Our latest installment of Quick Bites takes us to Gansevoort Market to an omakase counter run by David Bouhadana.

There's a bright burst of energy tucked toward the back of sleepy Gansevoort Market these days, thanks to the arrival of sushi savant David Bouhadana and his four-seat omakase counter, Sushi by Bou. It might seem like an unlikely location for one of the city's upper-tier sushi chefs—he ran the counter at both Sushi Uo and Sushi Dojo—but it's actually slightly more refined and definitely more spacious than his last spot, the acclaimed shipping-container "restaurant" Sushi on Jones.

As at that previous venture in NoHo, Sushi by Bou serves only one thing: a reasonably priced, high-quality omakase. 12 pieces, 30 minutes, $50. It's timed seemingly to the second, with the final piece landing exactly half an hour after after you've taken your seat. And don't be late, either! Reservations—made via text only—are held for only two minutes, no longer.

The small counter at Sushi by Bou is perfectly comfortable for the time you'll be sitting there; in fact, so relatively roomy are his new digs that Bouhadana shares his corner with a "guest" chef, who does a completely different omakase for four other people dining at a right angle to you. It sounds kind of awkward, but it works fine in the larger context of a communal-seating food market setting and, mostly, because you'll be too busy focusing on your own food to really care.

Sushi can be expensive, which is one of the reasons why I rarely eat the stuff anymore (fishing to extinction being the other). In fact, and coincidentally, I think the last true sushi restaurant I went to was Bouhadana's Dojo around three years ago, though my chef that evening was Mokoto Yoshizawa. Maybe I had chirashi at Japonica more recently? Anyway, the point is that I don't have a lot of immediately relevant meals with which to compare the $50 omakase I ate last Thursday night—was it a third as good as Shuko's $135 dinner, or Ichimura's $300? I have no idea—but I can state with confidence that I loved pretty much every bite.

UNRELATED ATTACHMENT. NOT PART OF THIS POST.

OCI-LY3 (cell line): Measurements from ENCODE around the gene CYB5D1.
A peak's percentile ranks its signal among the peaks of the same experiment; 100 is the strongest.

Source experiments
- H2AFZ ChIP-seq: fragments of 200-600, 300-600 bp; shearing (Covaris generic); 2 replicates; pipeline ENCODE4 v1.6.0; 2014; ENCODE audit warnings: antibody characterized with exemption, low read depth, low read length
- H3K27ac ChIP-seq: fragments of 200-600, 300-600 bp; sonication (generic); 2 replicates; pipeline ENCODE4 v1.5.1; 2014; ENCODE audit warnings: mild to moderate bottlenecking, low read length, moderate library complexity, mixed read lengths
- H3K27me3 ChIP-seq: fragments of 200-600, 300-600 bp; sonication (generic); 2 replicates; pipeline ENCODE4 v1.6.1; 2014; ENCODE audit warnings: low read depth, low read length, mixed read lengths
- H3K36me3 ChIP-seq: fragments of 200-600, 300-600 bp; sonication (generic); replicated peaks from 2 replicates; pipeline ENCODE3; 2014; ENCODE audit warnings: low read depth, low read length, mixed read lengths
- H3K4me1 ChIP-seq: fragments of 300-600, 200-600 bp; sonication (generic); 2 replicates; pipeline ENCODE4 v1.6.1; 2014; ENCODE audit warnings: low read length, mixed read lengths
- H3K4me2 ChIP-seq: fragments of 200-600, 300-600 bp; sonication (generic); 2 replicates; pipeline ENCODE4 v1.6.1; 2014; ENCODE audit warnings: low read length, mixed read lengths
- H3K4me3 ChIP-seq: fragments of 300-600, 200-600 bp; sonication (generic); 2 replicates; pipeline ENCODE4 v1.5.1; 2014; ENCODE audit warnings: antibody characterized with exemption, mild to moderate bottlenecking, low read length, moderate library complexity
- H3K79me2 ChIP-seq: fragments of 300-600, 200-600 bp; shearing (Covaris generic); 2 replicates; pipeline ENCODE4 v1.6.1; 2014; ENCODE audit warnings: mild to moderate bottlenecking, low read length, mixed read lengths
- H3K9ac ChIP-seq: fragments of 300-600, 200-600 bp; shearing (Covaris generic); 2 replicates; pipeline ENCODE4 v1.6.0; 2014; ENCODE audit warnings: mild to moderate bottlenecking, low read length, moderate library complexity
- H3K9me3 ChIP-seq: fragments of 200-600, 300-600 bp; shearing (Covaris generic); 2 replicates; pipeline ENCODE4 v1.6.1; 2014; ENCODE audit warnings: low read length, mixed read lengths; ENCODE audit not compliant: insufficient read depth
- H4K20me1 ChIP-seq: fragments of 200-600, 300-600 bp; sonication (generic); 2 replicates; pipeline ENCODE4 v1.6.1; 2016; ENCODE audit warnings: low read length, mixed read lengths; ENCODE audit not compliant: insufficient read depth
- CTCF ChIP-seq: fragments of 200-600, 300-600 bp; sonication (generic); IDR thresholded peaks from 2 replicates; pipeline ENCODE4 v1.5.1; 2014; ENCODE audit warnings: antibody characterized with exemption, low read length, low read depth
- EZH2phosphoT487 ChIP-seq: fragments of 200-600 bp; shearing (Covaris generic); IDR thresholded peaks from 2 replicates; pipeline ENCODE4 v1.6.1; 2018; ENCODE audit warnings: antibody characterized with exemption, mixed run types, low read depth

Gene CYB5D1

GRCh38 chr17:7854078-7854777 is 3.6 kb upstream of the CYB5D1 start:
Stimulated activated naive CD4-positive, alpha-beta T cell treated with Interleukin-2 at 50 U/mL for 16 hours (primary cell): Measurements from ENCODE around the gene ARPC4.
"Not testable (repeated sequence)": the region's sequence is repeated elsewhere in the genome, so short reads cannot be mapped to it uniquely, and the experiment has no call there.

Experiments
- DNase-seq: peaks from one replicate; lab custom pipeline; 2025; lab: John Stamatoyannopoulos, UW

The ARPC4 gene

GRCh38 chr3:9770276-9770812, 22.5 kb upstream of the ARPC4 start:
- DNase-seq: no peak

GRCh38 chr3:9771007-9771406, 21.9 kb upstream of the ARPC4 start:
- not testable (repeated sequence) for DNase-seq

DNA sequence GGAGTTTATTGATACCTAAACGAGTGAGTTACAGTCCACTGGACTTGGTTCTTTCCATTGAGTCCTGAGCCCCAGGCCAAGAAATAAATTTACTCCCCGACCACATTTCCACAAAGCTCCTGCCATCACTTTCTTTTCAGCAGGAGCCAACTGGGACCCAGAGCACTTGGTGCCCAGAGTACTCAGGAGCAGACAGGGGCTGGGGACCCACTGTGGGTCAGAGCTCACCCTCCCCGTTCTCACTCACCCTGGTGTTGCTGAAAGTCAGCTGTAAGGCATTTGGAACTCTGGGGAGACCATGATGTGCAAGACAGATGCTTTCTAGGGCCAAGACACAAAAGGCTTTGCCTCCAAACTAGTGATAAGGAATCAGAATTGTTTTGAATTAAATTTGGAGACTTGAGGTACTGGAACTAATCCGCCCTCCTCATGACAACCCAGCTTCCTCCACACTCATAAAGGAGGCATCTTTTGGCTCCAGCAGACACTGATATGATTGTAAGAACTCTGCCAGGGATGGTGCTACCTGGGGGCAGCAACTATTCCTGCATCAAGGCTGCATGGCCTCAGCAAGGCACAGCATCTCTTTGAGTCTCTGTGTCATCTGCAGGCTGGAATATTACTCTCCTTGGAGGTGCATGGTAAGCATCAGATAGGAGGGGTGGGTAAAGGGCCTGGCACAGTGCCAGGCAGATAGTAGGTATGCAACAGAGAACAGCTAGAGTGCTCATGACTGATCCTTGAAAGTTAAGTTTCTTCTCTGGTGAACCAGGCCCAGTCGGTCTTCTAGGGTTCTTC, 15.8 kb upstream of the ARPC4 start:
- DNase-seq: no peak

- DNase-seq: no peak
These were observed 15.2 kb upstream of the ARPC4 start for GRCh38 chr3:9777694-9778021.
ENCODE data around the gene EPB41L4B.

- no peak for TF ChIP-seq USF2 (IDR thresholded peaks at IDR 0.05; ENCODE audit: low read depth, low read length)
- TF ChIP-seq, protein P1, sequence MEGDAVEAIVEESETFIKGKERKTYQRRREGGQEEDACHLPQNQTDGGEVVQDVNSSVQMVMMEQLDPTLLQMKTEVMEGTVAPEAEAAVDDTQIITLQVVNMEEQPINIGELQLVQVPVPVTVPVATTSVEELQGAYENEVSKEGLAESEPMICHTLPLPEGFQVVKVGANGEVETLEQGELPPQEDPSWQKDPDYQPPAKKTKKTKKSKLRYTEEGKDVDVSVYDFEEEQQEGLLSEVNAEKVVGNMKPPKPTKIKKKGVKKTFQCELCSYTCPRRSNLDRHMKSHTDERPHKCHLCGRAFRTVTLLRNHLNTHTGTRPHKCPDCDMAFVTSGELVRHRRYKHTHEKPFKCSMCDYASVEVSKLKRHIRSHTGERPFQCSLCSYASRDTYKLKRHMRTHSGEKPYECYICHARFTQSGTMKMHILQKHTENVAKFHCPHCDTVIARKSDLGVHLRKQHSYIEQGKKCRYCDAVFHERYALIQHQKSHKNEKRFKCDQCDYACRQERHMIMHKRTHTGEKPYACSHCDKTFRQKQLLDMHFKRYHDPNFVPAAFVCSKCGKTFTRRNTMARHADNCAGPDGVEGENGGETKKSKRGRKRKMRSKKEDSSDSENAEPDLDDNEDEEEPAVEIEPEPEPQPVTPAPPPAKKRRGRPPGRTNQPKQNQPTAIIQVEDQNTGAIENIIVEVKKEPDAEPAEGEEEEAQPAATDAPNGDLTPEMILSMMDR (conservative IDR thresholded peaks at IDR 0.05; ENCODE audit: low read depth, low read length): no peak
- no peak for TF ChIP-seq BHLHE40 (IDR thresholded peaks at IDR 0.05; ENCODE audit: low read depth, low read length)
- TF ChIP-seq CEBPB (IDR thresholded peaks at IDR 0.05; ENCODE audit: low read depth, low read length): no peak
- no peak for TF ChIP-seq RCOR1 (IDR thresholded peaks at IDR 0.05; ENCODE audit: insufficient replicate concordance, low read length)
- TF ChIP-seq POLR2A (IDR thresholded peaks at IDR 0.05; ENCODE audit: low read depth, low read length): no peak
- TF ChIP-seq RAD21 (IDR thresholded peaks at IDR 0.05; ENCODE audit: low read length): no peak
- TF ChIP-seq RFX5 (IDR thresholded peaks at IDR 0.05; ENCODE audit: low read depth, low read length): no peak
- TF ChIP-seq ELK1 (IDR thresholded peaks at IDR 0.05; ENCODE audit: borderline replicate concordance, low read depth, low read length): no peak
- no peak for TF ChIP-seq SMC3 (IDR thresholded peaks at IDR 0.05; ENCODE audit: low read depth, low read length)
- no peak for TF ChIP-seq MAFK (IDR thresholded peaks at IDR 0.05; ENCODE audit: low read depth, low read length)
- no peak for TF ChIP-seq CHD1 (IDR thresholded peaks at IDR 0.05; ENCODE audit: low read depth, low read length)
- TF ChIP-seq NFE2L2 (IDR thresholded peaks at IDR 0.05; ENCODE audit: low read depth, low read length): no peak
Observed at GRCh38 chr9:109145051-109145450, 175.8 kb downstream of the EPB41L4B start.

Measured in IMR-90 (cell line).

Some of the pieces were knee-buckling good, like the simple, melt-in-your-mouth Hamachi (yellowtail) that started things off, or the fantastic sweet Scallop sprinkled with bits of black truffle, or the warm, lightly caramelized Unagi (freshwater eel) that ended the party. But I expected to enjoy those. The sleeper hit may have been the basic Albacore (a highly underrated fish, Bouhadana says), its distinct gaminess balanced with a hit of citrusy ponzu on top.

The Salmon took me by surprise, too, with its smear of spicy yuzu, because it seemed impossible to ever again feel so delighted by something you've had so many times in your life. Same goes for the Akami, or lean tuna, which looked like the blandest sort of drug-store sushi but tasted like a sea-dream come true. And the slab of wonderfully fatty Wagyu, torch-fired at about the meal's midpoint, was a well-timed trip back to the land. But really, it was mostly all delicious, the only middling bite coming via a slightly bitter piece of Uni.

Dining with David Bouhadana is an excellent way to spend a half hour of your life, even at the vaguely depressing Gansevoort Market. Whether the experience is worth $50 (actually more like $65 with tax and tip, and you might walk away hungry) is up to you. I certainly can't afford to be popping by for a snack again any time soon, but I'm glad I succumbed to the urge to splurge when I did.

Sushi by Bou is located within the Gansevoort Market at 353 West 14th Street, just east of Ninth Avenue. No liquor license, but Bouhadana might offer you a cup of sake from his personal stash. For reservations, text 917-870-1587 (sushibybou.com)